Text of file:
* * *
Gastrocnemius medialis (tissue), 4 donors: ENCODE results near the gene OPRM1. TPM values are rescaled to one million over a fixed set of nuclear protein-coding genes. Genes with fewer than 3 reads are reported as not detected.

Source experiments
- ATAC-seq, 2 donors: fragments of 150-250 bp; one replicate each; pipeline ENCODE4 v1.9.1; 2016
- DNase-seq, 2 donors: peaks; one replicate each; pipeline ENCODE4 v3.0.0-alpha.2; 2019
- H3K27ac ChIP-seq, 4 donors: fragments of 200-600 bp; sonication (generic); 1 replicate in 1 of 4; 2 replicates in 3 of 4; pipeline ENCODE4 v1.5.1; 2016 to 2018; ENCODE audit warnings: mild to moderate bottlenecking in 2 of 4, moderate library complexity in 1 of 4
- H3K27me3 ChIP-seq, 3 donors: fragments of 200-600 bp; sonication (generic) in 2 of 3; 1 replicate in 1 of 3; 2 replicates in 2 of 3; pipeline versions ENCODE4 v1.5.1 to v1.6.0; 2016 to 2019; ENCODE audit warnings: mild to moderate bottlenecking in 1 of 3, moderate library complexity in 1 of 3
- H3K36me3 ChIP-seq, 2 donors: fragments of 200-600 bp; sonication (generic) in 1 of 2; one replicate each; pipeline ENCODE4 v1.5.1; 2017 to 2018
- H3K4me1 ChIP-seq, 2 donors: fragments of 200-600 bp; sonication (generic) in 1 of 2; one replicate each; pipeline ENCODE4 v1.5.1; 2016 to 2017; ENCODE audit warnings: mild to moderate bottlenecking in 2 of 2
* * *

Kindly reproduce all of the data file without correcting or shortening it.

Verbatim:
Gastrocnemius medialis (tissue), 4 donors: ENCODE results near the gene OPRM1. TPM values are rescaled to one million over a fixed set of nuclear protein-coding genes. Genes with fewer than 3 reads are reported as not detected.

Source experiments
- ATAC-seq, 2 donors: fragments of 150-250 bp; one replicate each; pipeline ENCODE4 v1.9.1; 2016
- DNase-seq, 2 donors: peaks; one replicate each; pipeline ENCODE4 v3.0.0-alpha.2; 2019
- H3K27ac ChIP-seq, 4 donors: fragments of 200-600 bp; sonication (generic); 1 replicate in 1 of 4; 2 replicates in 3 of 4; pipeline ENCODE4 v1.5.1; 2016 to 2018; ENCODE audit warnings: mild to moderate bottlenecking in 2 of 4, moderate library complexity in 1 of 4
- H3K27me3 ChIP-seq, 3 donors: fragments of 200-600 bp; sonication (generic) in 2 of 3; 1 replicate in 1 of 3; 2 replicates in 2 of 3; pipeline versions ENCODE4 v1.5.1 to v1.6.0; 2016 to 2019; ENCODE audit warnings: mild to moderate bottlenecking in 1 of 3, moderate library complexity in 1 of 3
- H3K36me3 ChIP-seq, 2 donors: fragments of 200-600 bp; sonication (generic) in 1 of 2; one replicate each; pipeline ENCODE4 v1.5.1; 2017 to 2018
- H3K4me1 ChIP-seq, 2 donors: fragments of 200-600 bp; sonication (generic) in 1 of 2; one replicate each; pipeline ENCODE4 v1.5.1; 2016 to 2017; ENCODE audit warnings: mild to moderate bottlenecking in 2 of 2